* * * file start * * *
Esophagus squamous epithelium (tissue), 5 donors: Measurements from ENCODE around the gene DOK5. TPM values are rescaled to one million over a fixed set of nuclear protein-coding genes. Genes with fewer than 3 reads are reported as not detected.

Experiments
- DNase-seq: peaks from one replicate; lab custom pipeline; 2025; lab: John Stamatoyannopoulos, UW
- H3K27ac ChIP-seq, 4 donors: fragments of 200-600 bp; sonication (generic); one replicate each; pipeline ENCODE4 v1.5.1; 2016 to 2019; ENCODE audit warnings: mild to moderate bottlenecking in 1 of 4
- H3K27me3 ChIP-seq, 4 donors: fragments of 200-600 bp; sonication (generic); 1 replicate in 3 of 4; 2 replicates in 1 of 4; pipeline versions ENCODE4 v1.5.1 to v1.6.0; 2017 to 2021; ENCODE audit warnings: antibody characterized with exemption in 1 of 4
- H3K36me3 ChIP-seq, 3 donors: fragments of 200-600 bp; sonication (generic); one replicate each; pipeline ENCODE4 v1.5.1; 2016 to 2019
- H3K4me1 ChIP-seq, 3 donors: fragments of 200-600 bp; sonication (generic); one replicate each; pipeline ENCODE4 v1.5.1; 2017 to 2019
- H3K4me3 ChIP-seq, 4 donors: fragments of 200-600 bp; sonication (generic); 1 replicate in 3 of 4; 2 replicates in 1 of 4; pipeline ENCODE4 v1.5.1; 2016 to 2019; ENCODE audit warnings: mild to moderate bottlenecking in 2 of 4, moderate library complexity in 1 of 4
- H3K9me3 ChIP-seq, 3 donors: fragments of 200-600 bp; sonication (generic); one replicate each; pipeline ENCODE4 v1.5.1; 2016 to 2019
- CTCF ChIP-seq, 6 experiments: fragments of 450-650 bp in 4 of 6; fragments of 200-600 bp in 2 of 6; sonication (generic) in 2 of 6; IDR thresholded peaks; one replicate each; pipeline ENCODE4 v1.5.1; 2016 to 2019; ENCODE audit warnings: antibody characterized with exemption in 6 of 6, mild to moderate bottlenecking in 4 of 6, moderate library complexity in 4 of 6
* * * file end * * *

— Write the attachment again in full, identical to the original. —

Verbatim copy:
Esophagus squamous epithelium (tissue), 5 donors: Measurements from ENCODE around the gene DOK5. TPM values are rescaled to one million over a fixed set of nuclear protein-coding genes. Genes with fewer than 3 reads are reported as not detected.

Experiments
- DNase-seq: peaks from one replicate; lab custom pipeline; 2025; lab: John Stamatoyannopoulos, UW
- H3K27ac ChIP-seq, 4 donors: fragments of 200-600 bp; sonication (generic); one replicate each; pipeline ENCODE4 v1.5.1; 2016 to 2019; ENCODE audit warnings: mild to moderate bottlenecking in 1 of 4
- H3K27me3 ChIP-seq, 4 donors: fragments of 200-600 bp; sonication (generic); 1 replicate in 3 of 4; 2 replicates in 1 of 4; pipeline versions ENCODE4 v1.5.1 to v1.6.0; 2017 to 2021; ENCODE audit warnings: antibody characterized with exemption in 1 of 4
- H3K36me3 ChIP-seq, 3 donors: fragments of 200-600 bp; sonication (generic); one replicate each; pipeline ENCODE4 v1.5.1; 2016 to 2019
- H3K4me1 ChIP-seq, 3 donors: fragments of 200-600 bp; sonication (generic); one replicate each; pipeline ENCODE4 v1.5.1; 2017 to 2019
- H3K4me3 ChIP-seq, 4 donors: fragments of 200-600 bp; sonication (generic); 1 replicate in 3 of 4; 2 replicates in 1 of 4; pipeline ENCODE4 v1.5.1; 2016 to 2019; ENCODE audit warnings: mild to moderate bottlenecking in 2 of 4, moderate library complexity in 1 of 4
- H3K9me3 ChIP-seq, 3 donors: fragments of 200-600 bp; sonication (generic); one replicate each; pipeline ENCODE4 v1.5.1; 2016 to 2019
- CTCF ChIP-seq, 6 experiments: fragments of 450-650 bp in 4 of 6; fragments of 200-600 bp in 2 of 6; sonication (generic) in 2 of 6; IDR thresholded peaks; one replicate each; pipeline ENCODE4 v1.5.1; 2016 to 2019; ENCODE audit warnings: antibody characterized with exemption in 6 of 6, mild to moderate bottlenecking in 4 of 6, moderate library complexity in 4 of 6